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Cousins gone, Redskins acquire Smith
The first bomb dropped Tuesday night in what is expected to an offseason of considerable volatility among quarterbacks in the NFL.
With seven head coaching changes coupled with upwards of 20 teams with offensive coordinators different from who began the 2017 season, instability will again be rampant with offenses.
And that is already the case in Kansas City after the Chiefs agreed to trade quarterback Alex Smith to the Redskins when the league year begins March 14.
Still, the Chiefs are taking a leap of faith by likely starting Patrick Mahomes in his second season after what Smith has accomplished in Kansas City after being acquired from San Francisco when head coach Andy Reid was hired in 2013.
While it is Reid's offense the Chiefs play, they also haven' been immune to change in the coaching ranks after coordinator Matt Nagy was hired as head coach of the Bears and running backs coach Eric Bieniemy was promoted to coordinator.
It's no real surprise that the Chiefs dealt Smith, considering they traded up in last year's draft to select Mahomes.
What's eye-opening is that the destination is Washington where the real ripple effect from the deal is felt.
Kirk Cousins has played the last two seasons under the franchise tag. The Redskins refused to truly commit to him long-term, and Cousins was fine with being paid a total of $43.89 million in 2016 and 2017
The Redskins wanted no part of going through a potential transition or franchise tag for another year, but they still could slap a tag on him in the next month in hopes of making a trade.
Coincidentally, Cousins appeared on PFTLive earlier in the day before word of the trade was reported, and said, "I think we'll do what we've done the past two seasons. There's no need to change the script. Stay consistent with the plan: Let the team do what they want to do. We'll see what the Redskins want to do and then I'll react accordingly."
He found out quickly enough.
Still, Washington is making a risky decision not in acquiring Smith but in knowing they will be searching for a quarterback again perhaps in two or three years.
Smith will be 34 on May 7, and reports on a new four-year contract have the dollars pegged at $94 million with $71 million guaranteed. Of course, the devil is in the details, which we won't know officially until the contract is filed in March.
We will probably learn that a much smaller percentage of that $71 million is guaranteed at signing, with much of it in injury guarantees or becoming guaranteed at the start of later league years.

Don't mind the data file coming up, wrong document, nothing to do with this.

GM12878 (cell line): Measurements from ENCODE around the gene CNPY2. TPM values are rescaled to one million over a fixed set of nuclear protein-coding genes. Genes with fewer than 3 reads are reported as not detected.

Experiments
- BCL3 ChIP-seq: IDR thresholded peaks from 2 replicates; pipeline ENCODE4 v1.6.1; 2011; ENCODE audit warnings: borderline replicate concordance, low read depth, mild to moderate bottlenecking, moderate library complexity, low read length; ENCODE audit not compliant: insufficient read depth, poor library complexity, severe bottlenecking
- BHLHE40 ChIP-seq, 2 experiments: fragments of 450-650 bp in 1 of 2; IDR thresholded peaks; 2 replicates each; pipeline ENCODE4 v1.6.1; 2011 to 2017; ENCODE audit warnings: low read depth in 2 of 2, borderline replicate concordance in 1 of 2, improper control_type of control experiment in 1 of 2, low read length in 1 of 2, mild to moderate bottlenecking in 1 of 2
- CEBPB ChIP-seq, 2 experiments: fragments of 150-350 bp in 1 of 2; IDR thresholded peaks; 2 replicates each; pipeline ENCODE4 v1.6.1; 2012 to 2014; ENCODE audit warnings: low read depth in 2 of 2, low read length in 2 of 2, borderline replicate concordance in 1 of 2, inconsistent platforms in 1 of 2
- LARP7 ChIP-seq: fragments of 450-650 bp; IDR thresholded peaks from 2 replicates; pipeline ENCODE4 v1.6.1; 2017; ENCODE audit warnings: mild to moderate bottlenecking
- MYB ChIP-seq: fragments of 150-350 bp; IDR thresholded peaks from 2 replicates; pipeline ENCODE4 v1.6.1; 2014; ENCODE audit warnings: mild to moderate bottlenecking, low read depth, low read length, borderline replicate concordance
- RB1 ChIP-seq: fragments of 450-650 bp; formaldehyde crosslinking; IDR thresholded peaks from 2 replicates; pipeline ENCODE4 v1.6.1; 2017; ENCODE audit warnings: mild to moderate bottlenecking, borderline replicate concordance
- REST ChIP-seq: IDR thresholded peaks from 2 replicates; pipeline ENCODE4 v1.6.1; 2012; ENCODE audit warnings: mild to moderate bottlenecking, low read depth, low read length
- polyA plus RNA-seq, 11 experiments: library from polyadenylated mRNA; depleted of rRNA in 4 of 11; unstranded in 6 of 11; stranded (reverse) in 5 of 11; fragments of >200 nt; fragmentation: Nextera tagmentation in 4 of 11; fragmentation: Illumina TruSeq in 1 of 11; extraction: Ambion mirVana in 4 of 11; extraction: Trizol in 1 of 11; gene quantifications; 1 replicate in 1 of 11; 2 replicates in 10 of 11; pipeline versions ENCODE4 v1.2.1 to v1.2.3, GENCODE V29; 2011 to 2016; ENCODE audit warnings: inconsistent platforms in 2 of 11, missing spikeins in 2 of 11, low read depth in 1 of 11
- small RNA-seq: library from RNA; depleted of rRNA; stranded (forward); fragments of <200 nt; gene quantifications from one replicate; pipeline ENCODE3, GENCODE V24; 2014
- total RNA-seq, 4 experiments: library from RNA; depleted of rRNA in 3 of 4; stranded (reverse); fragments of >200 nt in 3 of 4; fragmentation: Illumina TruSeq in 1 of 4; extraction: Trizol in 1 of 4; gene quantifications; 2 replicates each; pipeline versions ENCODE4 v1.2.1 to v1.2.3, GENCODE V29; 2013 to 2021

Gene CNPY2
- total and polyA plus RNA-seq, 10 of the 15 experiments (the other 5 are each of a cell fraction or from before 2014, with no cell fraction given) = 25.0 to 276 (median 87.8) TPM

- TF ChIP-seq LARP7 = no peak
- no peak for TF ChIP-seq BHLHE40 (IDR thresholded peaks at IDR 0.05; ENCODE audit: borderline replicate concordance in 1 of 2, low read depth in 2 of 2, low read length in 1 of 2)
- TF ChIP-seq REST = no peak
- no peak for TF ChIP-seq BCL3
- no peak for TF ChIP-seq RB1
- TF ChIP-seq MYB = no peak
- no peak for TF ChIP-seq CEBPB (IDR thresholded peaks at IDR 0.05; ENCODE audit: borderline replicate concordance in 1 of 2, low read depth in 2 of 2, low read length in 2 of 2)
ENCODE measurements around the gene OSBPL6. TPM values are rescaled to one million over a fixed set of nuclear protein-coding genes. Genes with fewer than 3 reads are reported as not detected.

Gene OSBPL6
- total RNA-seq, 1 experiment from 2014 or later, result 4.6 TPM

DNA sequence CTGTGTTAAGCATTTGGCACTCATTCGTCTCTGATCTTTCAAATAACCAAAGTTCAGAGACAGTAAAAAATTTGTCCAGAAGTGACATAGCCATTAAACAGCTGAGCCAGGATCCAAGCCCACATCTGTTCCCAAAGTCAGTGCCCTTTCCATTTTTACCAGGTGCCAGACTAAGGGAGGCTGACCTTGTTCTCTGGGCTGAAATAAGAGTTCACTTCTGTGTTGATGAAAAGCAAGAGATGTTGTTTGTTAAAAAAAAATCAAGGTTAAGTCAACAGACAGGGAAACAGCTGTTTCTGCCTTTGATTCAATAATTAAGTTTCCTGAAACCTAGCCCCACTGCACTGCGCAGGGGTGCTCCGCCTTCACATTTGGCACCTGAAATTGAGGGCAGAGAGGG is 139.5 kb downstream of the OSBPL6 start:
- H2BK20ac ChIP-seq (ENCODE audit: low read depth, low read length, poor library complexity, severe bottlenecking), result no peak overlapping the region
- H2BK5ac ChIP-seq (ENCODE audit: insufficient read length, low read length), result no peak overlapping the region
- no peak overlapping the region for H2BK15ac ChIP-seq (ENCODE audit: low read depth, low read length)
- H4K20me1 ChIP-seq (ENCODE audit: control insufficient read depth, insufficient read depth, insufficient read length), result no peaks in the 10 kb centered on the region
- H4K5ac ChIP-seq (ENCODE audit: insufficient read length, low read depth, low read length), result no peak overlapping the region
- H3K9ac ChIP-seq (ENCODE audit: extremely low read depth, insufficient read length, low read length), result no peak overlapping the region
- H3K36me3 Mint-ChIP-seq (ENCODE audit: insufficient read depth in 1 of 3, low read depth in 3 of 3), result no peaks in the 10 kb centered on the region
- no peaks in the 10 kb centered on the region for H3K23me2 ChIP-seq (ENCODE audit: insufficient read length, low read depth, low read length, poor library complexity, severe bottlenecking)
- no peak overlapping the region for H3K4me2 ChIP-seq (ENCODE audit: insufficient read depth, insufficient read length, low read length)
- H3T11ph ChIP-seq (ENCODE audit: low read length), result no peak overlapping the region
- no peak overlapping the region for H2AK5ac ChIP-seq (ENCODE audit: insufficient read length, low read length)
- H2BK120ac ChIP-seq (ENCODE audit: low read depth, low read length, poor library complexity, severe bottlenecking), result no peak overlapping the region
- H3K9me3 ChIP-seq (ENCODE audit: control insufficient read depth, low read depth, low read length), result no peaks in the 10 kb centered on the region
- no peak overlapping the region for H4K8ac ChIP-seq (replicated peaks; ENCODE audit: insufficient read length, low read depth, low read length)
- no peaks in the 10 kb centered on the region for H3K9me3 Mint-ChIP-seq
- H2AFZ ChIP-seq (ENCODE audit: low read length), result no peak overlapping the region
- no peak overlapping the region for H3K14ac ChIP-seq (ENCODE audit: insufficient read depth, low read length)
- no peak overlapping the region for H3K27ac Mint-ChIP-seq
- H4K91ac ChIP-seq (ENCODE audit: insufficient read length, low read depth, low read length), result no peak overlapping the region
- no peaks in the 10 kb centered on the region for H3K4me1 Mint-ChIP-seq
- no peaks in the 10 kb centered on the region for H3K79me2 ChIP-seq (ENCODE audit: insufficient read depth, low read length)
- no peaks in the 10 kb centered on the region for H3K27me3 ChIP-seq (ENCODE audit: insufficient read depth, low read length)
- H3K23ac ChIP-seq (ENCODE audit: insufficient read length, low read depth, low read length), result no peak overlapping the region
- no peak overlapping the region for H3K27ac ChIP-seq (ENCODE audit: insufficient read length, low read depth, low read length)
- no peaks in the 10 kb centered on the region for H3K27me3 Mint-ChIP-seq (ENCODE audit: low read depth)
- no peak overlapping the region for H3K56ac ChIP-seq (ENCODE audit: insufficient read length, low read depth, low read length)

At their media session Wednesday, Eagles quarterback Nick Foles, who was with Smith in Kansas City, said, "Washington's very fortunate to have a quarterback in Alex Smith. My year with him was one of my favorite years of football. Just being there in Kansas City and getting to work with him, seeing a guy that for some reason people critique all the time. The guy's a winner. Look at him. Look what he did this year. He just keeps coming. He keeps getting better.
"When I was with him, I worked with him every day. He's one of the smartest players I've ever played with, one of the most athletic guys. He can make plays. But most importantly, leadership in the locker room. He can turn a locker room around and guys believe in him. Washington's getting a great quarterback. I'm excited for him and his opportunity. This league's crazy. You never know what's going to happen."
Eagles head coach Doug Pederson, who was also with Smith in Kansas City, said, "I just hate that we've got to play him twice a year. I'm happy for Alex. I had a chance to work with him for three years. I'm excited and happy for him. He's going to do fine. He's a pro's pro. He's going to come in and he's going to demand perfection of the guys he's working with."
Meanwhile, the next destination for Cousins will be the subject of likely wild speculation in the next six weeks.
Cousins made it clear in that PFTLive interview what he wants. "Is money a part of it? Sure. Is it the only thing? No," Cousins said. "It is about winning, and that's what I want more than anything, so I'm going to be willing to make sacrifices or do what has to be done to make sure I'm in the best possible position to win, and that's what the focus is going to be."
As an unrestricted free agent, he will have a chance to do that, provided a contending team has interest. The one that makes the most sense is Denver.
While Cleveland and the Jets will surely be mentioned, those won't be places Cousins will want to go. All bets might be off, however, if the Redskins try getting value in a trade.
The Chiefs took the high road, electing to send Smith to the Redskins rather than the Browns, who reportedly expressed interest.